Mussorgsy: Pictures at an Exhibition
Kirill Gerstein, piano
MYRIOS MYR013 (SACD: 63:08)
These two piano cycles may seem disparate – they certainly sound very different – but Kirill Gerstein has good reason to programme them together. As he points out in his liner notes, both are filled with vivid portrayals, or Imaginary Pictures as the album title has it. That comparison only goes so far: Mussorgsky’s landscapes are more literal and Schumann’s portraits more psychological, but Gerstein never overstates his case, ensuring the works also retain their distinct identities.
His readings are assured and well conceived. They build on the representative aspects of the works though a real focus on the atmosphere and character of each movement. His technique is “Russian” in many ways, specifically his very definite touch – even in the more mystical movements, the textures are always founded on clearly audible individual notes, each with its own articulation. The SACD audio helps bring out that level of detail, but the sound is not unduly analytical, and the technology is used as much to bring atmosphere and presence to the piano sound.
Gerstein has plenty of physical power behind his playing, but it is always used sparingly. Climaxes and heavy downbeats are just as often emphasised through slight delay as actual force. That rubato is often applied quite daringly, in the first Promenade of Pictures, for example, and in Bydło. It is unusual in both cases, given their processional character, but, as befits the theme of the album, it invites programmatic responses. Our visitor to the exhibition is, after all, promenading – he’s not marching so there is no reason his steps should be even. Similarly the ox pulling the cart seems here to be straining under the weight, its gait becoming plodding and slightly irregular. The momentary dissonances in the middle of the left hand texture are also brought out to impressive effect, and some surprising staccatos in the melody add character, but without disrupting the flow.
There is an earthiness about Gerstein’s playing that lends atmosphere and gravitas to many of the Mussorgsky movements. The Old Castle is given a particularly characterful reading, and more from the tone colour than through any indulgences of rubato or dynamic. Some of the faster movement lack lightness, or at least that quality often seems hard-won. Tuileries is quite slow, and doesn’t quite find the capriccioso quality prescribed in the score. Similarly with The Market Place at Limoges, although Gerstein brings back his daring rubato here, which serves to enliven the proceedings.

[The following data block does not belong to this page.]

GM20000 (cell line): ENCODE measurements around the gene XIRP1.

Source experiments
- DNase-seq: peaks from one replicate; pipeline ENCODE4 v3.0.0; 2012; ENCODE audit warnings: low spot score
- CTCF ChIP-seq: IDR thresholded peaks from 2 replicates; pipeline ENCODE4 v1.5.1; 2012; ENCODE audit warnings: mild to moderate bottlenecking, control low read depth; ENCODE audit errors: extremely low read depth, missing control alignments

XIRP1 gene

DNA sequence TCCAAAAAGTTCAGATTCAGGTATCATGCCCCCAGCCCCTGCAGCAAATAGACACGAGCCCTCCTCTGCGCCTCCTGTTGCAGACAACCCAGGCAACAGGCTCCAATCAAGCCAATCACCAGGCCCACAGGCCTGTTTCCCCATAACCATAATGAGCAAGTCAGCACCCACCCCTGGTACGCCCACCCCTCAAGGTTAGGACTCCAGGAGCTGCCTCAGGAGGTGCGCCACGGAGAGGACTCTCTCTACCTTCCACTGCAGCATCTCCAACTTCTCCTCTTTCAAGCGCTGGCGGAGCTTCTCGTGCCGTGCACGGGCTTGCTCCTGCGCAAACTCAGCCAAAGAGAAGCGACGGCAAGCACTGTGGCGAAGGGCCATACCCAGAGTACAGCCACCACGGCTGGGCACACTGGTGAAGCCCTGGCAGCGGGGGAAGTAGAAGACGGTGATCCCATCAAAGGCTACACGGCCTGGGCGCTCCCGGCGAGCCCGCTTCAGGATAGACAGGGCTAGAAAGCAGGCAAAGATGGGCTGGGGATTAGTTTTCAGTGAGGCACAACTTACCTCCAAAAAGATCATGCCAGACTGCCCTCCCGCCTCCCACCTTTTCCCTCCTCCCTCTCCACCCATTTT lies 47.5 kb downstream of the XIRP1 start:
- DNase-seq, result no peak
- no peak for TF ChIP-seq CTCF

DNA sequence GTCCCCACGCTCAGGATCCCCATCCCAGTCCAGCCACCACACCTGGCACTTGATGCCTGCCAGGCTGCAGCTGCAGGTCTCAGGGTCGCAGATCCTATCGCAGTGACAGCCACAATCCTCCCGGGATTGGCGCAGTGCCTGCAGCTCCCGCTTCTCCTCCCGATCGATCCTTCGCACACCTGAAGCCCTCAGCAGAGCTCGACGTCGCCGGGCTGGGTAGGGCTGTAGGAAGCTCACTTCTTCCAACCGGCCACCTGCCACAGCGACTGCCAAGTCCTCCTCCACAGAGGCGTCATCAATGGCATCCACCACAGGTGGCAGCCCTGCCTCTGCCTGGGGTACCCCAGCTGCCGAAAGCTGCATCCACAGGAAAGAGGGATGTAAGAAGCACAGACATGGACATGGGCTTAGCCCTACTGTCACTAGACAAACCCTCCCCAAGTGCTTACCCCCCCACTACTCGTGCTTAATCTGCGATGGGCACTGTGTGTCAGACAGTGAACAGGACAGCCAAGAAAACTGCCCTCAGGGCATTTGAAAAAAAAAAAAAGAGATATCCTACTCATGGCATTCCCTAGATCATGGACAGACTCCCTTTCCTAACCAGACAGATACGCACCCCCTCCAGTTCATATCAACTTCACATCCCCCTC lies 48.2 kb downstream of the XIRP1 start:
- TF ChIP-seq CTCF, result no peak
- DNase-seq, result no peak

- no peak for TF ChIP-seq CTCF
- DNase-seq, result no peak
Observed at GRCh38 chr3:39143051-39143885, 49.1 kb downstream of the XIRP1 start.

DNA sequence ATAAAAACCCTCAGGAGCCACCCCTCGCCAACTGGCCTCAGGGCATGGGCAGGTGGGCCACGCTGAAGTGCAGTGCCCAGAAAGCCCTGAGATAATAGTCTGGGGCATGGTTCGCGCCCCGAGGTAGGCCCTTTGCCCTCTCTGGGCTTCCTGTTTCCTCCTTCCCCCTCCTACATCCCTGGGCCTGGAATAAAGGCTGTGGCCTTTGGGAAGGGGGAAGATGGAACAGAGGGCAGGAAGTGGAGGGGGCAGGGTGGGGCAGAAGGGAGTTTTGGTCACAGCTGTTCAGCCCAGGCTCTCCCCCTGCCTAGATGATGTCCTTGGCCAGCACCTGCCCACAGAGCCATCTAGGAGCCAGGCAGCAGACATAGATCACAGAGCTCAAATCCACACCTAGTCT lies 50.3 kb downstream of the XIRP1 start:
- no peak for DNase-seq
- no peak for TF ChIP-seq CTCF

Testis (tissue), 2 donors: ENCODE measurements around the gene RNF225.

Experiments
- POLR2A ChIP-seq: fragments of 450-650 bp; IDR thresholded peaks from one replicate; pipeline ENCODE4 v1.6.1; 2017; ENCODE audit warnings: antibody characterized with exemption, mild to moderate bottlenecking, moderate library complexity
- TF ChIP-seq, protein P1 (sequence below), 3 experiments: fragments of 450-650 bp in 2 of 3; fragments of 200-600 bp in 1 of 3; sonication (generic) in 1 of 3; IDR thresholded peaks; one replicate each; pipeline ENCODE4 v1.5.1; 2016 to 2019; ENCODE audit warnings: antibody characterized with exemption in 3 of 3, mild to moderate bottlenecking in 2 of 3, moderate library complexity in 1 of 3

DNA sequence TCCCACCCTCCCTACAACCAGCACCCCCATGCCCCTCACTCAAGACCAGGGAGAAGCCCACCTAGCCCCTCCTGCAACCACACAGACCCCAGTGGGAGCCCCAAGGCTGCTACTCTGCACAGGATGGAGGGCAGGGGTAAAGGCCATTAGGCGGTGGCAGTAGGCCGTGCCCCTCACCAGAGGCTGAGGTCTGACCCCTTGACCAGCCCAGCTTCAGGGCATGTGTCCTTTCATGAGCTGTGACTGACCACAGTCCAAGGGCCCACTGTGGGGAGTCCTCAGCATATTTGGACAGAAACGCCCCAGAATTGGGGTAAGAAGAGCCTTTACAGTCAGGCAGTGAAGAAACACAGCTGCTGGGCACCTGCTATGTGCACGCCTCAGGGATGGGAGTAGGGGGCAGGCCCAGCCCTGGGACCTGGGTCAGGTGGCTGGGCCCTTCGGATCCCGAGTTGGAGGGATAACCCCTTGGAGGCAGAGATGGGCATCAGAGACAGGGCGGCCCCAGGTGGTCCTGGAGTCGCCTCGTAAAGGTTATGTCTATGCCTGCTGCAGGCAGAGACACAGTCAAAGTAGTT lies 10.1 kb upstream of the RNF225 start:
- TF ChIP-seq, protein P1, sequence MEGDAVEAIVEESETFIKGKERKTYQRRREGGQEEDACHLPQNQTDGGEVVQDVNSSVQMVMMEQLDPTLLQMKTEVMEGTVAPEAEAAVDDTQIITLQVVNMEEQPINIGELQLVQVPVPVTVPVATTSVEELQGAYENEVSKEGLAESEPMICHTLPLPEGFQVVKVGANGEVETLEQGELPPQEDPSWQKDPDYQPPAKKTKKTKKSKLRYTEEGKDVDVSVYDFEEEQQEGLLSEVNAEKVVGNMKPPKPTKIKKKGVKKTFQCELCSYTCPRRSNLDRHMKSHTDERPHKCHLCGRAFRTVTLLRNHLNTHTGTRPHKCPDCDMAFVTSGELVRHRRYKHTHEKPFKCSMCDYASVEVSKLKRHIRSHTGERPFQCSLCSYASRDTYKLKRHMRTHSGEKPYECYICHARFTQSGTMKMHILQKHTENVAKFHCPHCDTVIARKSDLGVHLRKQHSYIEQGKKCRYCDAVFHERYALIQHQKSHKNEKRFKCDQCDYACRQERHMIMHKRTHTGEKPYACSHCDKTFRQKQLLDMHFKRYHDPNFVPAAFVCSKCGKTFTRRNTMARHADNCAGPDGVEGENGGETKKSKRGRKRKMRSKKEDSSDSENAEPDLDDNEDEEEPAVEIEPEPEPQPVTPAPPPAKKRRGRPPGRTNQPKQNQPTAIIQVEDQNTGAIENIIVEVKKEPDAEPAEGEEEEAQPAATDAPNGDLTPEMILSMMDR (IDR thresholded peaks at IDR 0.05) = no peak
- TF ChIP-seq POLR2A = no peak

Similar dichotomies abound in Carnaval. Much of the music seems heavier than in the Mussorgsky (thicker chord-voicing perhaps?) yet the playing is always propulsive and never weighed down, either by the details Gerstein applies or by his interpretive aims. But again, the pictorial dimension of the music comes through more in the earthy qualities of Gerstein’s tone and in the variety of means by which he invokes drama and passion – so more Florestan than Eusebius. The latter gets his due, though, especially through the warmth and lyricism that Gerstein often finds in the quieter movements.
As the Schumann goes on, it seems Gerstein gets further and further from his aim of drawing parallels between the two works (an aim that seems particularly pressing at the start, where the Schumann begins immediately after the Mussorgsky has finished). But in an impressive stroke of programming genius, he brings us back round in the finale by presenting the Davidsbündler march almost as a recollection of The Great Gate of Kiev. Both are bold, strident and joyous, with Gerstein finally giving his performance the full physical power he is capable of, while still maintaining the absolute precision and detail. Memorable conclusions to impressive readings of both works.